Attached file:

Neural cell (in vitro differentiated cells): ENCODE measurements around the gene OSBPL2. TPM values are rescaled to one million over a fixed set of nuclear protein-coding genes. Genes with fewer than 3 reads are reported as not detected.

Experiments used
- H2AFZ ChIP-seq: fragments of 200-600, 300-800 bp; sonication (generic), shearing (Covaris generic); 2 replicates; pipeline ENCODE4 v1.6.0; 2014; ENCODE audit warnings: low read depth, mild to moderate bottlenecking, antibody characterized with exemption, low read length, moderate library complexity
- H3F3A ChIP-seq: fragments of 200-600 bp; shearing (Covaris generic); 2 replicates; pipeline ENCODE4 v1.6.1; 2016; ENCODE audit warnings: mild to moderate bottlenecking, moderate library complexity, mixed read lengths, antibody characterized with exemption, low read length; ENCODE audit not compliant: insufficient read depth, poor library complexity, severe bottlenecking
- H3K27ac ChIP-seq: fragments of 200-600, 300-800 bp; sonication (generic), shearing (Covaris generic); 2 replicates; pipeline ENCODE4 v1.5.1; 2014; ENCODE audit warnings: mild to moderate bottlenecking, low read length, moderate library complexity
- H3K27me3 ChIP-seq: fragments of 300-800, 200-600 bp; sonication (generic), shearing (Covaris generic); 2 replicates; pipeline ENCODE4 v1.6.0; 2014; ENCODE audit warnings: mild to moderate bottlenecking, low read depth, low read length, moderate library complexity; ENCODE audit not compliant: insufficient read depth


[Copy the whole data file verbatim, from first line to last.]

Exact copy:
Neural cell (in vitro differentiated cells): ENCODE measurements around the gene OSBPL2. TPM values are rescaled to one million over a fixed set of nuclear protein-coding genes. Genes with fewer than 3 reads are reported as not detected.

Experiments used
- H2AFZ ChIP-seq: fragments of 200-600, 300-800 bp; sonication (generic), shearing (Covaris generic); 2 replicates; pipeline ENCODE4 v1.6.0; 2014; ENCODE audit warnings: low read depth, mild to moderate bottlenecking, antibody characterized with exemption, low read length, moderate library complexity
- H3F3A ChIP-seq: fragments of 200-600 bp; shearing (Covaris generic); 2 replicates; pipeline ENCODE4 v1.6.1; 2016; ENCODE audit warnings: mild to moderate bottlenecking, moderate library complexity, mixed read lengths, antibody characterized with exemption, low read length; ENCODE audit not compliant: insufficient read depth, poor library complexity, severe bottlenecking
- H3K27ac ChIP-seq: fragments of 200-600, 300-800 bp; sonication (generic), shearing (Covaris generic); 2 replicates; pipeline ENCODE4 v1.5.1; 2014; ENCODE audit warnings: mild to moderate bottlenecking, low read length, moderate library complexity
- H3K27me3 ChIP-seq: fragments of 300-800, 200-600 bp; sonication (generic), shearing (Covaris generic); 2 replicates; pipeline ENCODE4 v1.6.0; 2014; ENCODE audit warnings: mild to moderate bottlenecking, low read depth, low read length, moderate library complexity; ENCODE audit not compliant: insufficient read depth